I'm looking to add a 12V rig to my show setup soon myself, so keep the good data coming!
Why do you say 3000K is the best color of light? I'd think you want to match daylight as closely as possible. "Full Spectrum" lights are 5500K. I know that the blues & greens in my stones don't show as well in warmer light.
I tried all of the bulbs at Home Depot and the ones that worked best for my photographs were the 3000's. The higher temp ones were to blue for my taste. It is one of those YMMV things and HD is good about returns. So buy one of each and give them a try. Good news is the prices are coming down.
Gary, Thank you, thank you, thank you for such a concise listing of exact items and specs! Although I don't have any immediate plans to implement this battery system, it remains in the back of my mind as a possibility. I am bookmarking this discussion for the future!
What's the advantage of running an inverter & 120V lights compared to running 12V bulbs?
When I started this I had the swing arms that were 120V so did it with 120. If you go the 12v route it gets harder to find pure 12 volt lighting fixtures that don't also include a transformer in each light assembly. I did find some by doing google searches but found the costs to be pretty hard to swallow. If I remember correctly something with two fixtures, 4 lamps per fixture, plus lamps was in the $600-800 range. And the lamps didn't have the overall lumen output of the 120 volt ones that I got at HD.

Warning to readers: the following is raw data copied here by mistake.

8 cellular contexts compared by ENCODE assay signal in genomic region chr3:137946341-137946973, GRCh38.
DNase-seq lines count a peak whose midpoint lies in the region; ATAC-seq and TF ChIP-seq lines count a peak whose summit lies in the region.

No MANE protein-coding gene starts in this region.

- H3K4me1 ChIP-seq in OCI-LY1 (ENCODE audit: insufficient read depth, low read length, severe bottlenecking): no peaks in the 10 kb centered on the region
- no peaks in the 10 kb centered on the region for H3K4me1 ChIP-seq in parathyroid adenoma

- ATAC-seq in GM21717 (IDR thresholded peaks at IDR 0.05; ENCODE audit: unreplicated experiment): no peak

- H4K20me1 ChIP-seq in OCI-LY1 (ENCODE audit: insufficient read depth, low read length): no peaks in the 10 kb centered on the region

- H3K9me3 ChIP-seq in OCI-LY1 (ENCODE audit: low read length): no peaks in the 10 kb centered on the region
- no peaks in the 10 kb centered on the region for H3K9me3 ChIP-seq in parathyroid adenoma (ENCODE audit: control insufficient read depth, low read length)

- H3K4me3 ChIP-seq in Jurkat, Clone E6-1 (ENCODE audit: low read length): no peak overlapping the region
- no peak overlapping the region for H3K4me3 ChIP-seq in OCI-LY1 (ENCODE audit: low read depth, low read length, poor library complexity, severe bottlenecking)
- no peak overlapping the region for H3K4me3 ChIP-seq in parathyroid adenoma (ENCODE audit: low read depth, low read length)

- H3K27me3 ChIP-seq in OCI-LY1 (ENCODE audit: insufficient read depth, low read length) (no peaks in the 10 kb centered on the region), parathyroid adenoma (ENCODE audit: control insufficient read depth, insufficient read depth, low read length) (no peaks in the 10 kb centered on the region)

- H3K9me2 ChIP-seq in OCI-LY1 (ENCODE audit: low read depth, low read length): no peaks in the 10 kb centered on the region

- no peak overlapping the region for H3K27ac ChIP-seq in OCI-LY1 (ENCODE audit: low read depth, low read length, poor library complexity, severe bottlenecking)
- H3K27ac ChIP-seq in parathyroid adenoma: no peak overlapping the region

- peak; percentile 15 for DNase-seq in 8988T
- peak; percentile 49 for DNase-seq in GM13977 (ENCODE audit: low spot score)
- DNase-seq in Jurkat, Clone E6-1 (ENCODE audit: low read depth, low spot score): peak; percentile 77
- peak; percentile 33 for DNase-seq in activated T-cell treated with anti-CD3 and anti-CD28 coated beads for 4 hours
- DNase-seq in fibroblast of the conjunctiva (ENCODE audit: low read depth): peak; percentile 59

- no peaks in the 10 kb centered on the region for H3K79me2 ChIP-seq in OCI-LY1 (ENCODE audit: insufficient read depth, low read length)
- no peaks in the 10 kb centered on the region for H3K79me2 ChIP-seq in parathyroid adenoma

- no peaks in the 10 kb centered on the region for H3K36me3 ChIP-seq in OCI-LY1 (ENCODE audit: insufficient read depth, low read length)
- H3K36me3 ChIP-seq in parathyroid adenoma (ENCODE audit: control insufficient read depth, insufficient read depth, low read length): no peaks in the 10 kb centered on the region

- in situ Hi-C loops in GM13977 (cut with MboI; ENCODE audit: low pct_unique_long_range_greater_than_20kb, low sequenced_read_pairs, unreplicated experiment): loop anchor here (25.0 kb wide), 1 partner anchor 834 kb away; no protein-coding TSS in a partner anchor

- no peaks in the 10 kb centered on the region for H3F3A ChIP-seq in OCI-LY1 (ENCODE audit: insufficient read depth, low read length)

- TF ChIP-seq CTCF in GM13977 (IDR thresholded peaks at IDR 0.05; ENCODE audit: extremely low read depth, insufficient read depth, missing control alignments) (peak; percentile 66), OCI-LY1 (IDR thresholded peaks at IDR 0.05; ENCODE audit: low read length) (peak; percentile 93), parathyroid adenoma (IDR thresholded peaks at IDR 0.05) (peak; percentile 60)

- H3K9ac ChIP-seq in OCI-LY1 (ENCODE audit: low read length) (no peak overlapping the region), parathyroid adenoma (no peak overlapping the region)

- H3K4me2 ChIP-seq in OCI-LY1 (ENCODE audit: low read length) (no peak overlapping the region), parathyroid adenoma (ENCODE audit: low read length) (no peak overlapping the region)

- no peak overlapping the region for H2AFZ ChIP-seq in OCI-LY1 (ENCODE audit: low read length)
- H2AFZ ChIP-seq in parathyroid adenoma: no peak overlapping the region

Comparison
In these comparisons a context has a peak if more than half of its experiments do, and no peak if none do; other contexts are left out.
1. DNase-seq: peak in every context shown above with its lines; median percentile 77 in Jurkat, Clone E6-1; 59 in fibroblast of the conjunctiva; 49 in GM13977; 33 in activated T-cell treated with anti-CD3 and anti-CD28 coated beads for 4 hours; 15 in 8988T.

They did look nice though. Brushed alluminum with graceful arching arms. But the price.....
Do you think that your set up would run two sets of these track lights for 12 hours?
Probably not, Jeff. The specs don't say whether or not it's 120VAC, or what the wattage of the luminaires are. I suspect they are 50W each, so you'd be drawing 300W, plus the amperage of the inverter. Most of the Lowes and Home Depot fixtures are halogen not LED.
So much depends on the power draw of the inverter, the wattage of the bulbs x the number of bulbs, and the size of the battery that it's impossible to predict exactly how much time you'll get out of a system.
However, experience tells me that the average 6 bulb halogen system running on a single battery with an inverter goes between 4-6 hours -- maybe -- before the battery runs below the 50% mark. Some inverters will quit with a fault warning at this point.
You're better off with low draw luminaires, such as LED bulbs or CFLs if you are looking for longevity. I'm sure Gary will chime in as well.
Jim is spot on. The tracks are fine. Just need to use LED spots. And I could get 6 hours easy but 8 would be pushing it. Make sure whatever you buy will take the bulbs that you purchase. I like the PAR lamps from Home Depot. If memory is correct they are 17W/90W equivalent. I bought track and these fixtures off of Amazon. NUVO TH223. I like the open design of the fixture and it is less weight. They are made by Satco. Bit hard to find but look good. Also don't know how you plan to attach but I like the extension arms I got from ProPanel.
Okay, I'm glad I asked cause I was going to start getting the parts to put together my own rig. I already bought two sets of those track lights and an extra light for one of the tracks. So I'm trying to power 7, 50W bulbs for about 10-12 hours, and charge that night with enough power to do it all again the next day. Is it possible to set it up similar but with a stronger battery, inverter, and or charger? I've also searched "portable rechargeable inverter" and came up with a few all-in-one products that didn't get great reviews. Not sure if any of those are strong enough. Trying to spend less than $500. Thanks again for the help.